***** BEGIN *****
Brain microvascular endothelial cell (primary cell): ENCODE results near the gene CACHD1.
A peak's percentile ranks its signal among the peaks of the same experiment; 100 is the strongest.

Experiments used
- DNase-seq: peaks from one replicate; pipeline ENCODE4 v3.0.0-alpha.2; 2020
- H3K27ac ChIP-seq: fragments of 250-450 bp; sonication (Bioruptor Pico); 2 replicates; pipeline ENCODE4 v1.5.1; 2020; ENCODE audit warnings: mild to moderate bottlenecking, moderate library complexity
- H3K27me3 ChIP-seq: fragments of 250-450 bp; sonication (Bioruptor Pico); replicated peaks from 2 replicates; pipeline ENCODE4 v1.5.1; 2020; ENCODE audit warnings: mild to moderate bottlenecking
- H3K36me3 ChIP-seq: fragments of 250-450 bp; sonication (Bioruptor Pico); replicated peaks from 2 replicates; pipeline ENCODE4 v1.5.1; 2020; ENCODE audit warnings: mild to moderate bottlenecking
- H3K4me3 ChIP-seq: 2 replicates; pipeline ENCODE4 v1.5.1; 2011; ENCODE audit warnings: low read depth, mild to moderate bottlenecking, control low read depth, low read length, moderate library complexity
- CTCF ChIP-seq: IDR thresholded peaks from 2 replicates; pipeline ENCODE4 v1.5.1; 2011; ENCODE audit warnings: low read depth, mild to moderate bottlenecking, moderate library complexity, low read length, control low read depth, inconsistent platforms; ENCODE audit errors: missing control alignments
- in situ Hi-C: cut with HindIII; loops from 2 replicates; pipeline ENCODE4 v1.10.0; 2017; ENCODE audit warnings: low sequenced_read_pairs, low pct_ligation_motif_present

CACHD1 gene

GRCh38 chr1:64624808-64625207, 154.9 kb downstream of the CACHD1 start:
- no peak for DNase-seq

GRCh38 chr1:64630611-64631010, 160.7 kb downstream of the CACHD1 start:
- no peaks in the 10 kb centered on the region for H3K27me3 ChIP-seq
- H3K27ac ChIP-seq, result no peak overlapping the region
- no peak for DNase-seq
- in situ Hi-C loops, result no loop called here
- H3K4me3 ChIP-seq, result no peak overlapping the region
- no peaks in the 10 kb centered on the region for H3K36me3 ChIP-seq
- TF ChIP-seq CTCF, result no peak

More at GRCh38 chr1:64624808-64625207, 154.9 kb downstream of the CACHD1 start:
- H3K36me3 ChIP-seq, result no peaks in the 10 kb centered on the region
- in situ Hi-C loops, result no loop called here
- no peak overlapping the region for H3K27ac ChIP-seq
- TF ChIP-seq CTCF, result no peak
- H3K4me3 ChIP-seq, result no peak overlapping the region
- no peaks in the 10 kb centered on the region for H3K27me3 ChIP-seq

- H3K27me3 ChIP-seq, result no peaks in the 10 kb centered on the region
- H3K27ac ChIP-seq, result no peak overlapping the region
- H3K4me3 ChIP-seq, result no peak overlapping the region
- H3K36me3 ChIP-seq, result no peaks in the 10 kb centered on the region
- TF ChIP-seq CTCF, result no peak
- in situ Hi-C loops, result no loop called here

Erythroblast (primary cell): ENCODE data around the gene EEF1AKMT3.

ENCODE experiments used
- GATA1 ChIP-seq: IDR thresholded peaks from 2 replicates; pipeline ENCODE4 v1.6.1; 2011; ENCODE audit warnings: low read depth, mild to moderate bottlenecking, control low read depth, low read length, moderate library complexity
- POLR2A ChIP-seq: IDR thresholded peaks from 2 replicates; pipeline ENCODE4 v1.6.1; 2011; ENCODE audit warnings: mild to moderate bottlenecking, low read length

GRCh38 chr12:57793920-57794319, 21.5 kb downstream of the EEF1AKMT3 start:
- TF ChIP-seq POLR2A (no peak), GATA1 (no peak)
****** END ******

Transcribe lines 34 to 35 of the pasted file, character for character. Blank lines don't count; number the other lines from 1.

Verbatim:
- in situ Hi-C loops, result no loop called here

Erythroblast (primary cell): ENCODE data around the gene EEF1AKMT3.